(2012-13, 20.3 mpg) 5.3 ppg, 3.5 rpg, 2.0 apg, 39.3 FG%, 57.6 FT%, 25.0 3FG%
The numbers were nothing special to look at, even as a role player, but Shepard showed the potential to blossom into a special player with a unique skill set for his size. Acting more a “point” forward when in the game, which allowed scorers Chase Tapley and Jamaal Franklin to play off the ball, Shepard showed a good handle for 6’8. He uses both hands well and does a good job protecting the ball. There is nothing flashy about his ballhandling, but the fundamentals are solid. His size allows him to see the floor well and he has shown good passing skills, including not forcing many bad passes. Shepard has a good first step and his long strides allow him to get to the basket quickly. On defense, Shephard made some strides as a ball defender and he is capable of guarding multiple positions. Right now, he is a more effective defender in the post area than he is on the perimeter.
What he needs to show this season: Shepard came off the bench last season and he was playing with a few players who dominated the ball on offense, so he did not have a big chance to show steady improvement. As mentioned, he actually can do a good job getting around the basket off the dribble, but he has a lot of issues finishing around the basket, though he did draw a lot of free throw attempts based on the amount of shots he took last season. Still, with Shepard’s athleticism, he could do a better job finding ways to score once he is in the lane. Shepard is capable of knocking down the mid-range jumper, though he needs to find some consistency in his release. With Shepard’s size, he should be capable of taking smaller defenders into the post, but the few times I saw him to do this, he settled for taking a turnaround jumper instead of going strong. Defensively, Shepard needs to work on both his foot speed and lateral movement on the perimeter, and he needs to learn to take advantage of his length to disrupt passing lanes on and off the ball. Off the ball, he can become fixated on following where the ball is and lose sight of his man. He may get away with it now, but he won’t at the next level. Also, Shepard needs to be more aggressive when he is position to get a rebound, especially on defense.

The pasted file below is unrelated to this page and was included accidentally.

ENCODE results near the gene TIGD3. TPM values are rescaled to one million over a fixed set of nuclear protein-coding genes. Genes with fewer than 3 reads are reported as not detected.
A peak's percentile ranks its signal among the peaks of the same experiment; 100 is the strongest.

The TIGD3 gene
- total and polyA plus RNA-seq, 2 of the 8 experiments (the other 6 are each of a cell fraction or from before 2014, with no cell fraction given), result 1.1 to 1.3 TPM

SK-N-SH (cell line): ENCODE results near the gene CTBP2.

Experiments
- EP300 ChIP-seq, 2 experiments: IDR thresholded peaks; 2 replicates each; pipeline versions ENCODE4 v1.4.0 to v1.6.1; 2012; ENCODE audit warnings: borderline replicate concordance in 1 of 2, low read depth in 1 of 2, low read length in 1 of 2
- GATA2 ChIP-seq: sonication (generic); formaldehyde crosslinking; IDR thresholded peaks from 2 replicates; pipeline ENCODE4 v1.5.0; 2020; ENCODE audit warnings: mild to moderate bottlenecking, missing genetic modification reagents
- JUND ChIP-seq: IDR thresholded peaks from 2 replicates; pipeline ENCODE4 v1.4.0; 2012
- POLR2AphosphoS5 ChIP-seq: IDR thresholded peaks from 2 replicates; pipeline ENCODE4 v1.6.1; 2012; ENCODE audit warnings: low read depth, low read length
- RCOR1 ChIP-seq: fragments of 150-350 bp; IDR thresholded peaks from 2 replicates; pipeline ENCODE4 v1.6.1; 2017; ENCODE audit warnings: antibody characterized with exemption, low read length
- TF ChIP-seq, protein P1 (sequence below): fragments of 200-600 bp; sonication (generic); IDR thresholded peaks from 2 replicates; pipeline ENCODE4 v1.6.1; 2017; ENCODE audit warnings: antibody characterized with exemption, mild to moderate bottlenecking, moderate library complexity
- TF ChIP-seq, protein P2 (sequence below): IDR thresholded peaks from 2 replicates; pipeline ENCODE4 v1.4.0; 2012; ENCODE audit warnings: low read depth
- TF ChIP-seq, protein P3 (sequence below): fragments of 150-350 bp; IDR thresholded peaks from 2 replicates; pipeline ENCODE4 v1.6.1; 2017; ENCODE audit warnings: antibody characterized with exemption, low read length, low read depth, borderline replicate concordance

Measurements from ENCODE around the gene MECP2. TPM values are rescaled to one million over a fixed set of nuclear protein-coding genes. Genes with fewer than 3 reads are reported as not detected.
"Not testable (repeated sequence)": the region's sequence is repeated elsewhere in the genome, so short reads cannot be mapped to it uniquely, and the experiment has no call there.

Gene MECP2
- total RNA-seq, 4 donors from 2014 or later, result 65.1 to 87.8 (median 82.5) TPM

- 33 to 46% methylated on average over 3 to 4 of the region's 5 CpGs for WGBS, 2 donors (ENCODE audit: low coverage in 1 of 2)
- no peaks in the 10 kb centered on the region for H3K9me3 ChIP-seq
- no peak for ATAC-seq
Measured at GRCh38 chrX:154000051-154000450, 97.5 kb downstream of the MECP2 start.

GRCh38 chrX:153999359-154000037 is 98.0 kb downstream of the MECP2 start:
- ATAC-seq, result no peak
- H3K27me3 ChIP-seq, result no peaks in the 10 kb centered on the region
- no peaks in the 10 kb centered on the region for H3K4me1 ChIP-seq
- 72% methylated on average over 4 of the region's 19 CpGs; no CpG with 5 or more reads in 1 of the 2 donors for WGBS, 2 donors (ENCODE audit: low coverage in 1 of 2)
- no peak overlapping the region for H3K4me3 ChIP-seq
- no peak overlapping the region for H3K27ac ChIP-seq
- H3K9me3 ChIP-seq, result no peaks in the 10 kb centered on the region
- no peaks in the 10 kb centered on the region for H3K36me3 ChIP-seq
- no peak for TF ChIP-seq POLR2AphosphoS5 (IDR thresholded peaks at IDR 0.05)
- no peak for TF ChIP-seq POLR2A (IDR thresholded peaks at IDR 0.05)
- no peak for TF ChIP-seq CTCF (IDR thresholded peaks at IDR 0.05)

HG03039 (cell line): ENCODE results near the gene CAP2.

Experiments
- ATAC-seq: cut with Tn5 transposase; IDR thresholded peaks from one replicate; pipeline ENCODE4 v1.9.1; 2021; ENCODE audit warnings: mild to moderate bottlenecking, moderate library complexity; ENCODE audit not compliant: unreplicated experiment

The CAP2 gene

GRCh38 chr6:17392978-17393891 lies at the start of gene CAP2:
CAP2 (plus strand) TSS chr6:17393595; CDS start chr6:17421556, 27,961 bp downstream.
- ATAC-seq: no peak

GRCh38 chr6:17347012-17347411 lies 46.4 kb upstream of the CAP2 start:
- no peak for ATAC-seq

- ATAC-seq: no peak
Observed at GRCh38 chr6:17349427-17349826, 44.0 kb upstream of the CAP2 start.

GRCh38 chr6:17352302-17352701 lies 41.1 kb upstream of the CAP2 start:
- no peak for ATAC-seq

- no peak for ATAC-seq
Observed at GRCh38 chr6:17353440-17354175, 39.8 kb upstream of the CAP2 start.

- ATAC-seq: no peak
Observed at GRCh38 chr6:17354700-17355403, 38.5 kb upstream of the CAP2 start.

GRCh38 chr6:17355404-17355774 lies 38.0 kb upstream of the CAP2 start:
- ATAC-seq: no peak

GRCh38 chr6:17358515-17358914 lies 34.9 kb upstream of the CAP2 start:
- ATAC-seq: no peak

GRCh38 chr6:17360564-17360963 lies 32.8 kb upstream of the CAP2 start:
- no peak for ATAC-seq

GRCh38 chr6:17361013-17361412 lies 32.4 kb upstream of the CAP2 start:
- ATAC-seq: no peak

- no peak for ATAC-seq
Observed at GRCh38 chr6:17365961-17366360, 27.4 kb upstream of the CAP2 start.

Jahii Carson, Arizona State, Guard, 5’10, 180
(2012-13) 18.5 ppg, 3.7 rpg, 4.9 apg, 1.2 spg, 47.3 FG%, 73.4 FT%, 32.0 3FG%, 1.4:1 A/TO
Carson made the most of his opportunity once he was able to get on the court for the Sun Devils. Carson’s game is based on skill and speed, and he has plenty of both. He is a very good ballhandler, able to use both hands well, and he has already developed strong crossover and hesitation dribbles. There are not many defenders who can stay in front of him in isolation and Carson has shown the ability to distribute or score efficiently once in the lane. Carson is a creative finisher around the basket, weaving his way to find openings for his shot, though he doesn’t shy away from contact. Carson has also developed a strong mid-range jumper, as well as floater in the lane. He sees the floor well, and he is still developing the ability to make quick reads off of screens. Carson is quick in the open floor in transition and he has improved his decision-making when transition defense looks to stop him. Defensively, Carson moves his feet well and keeps his hands and feet active. He anticipates well off the ball and can turn a steal in quick points. Carson is not afraid to get involved with rebounding around the basket and he reads where missed shots are likely to go well. He is quick to long rebounds and can grab a rebound and get into transition smoothly.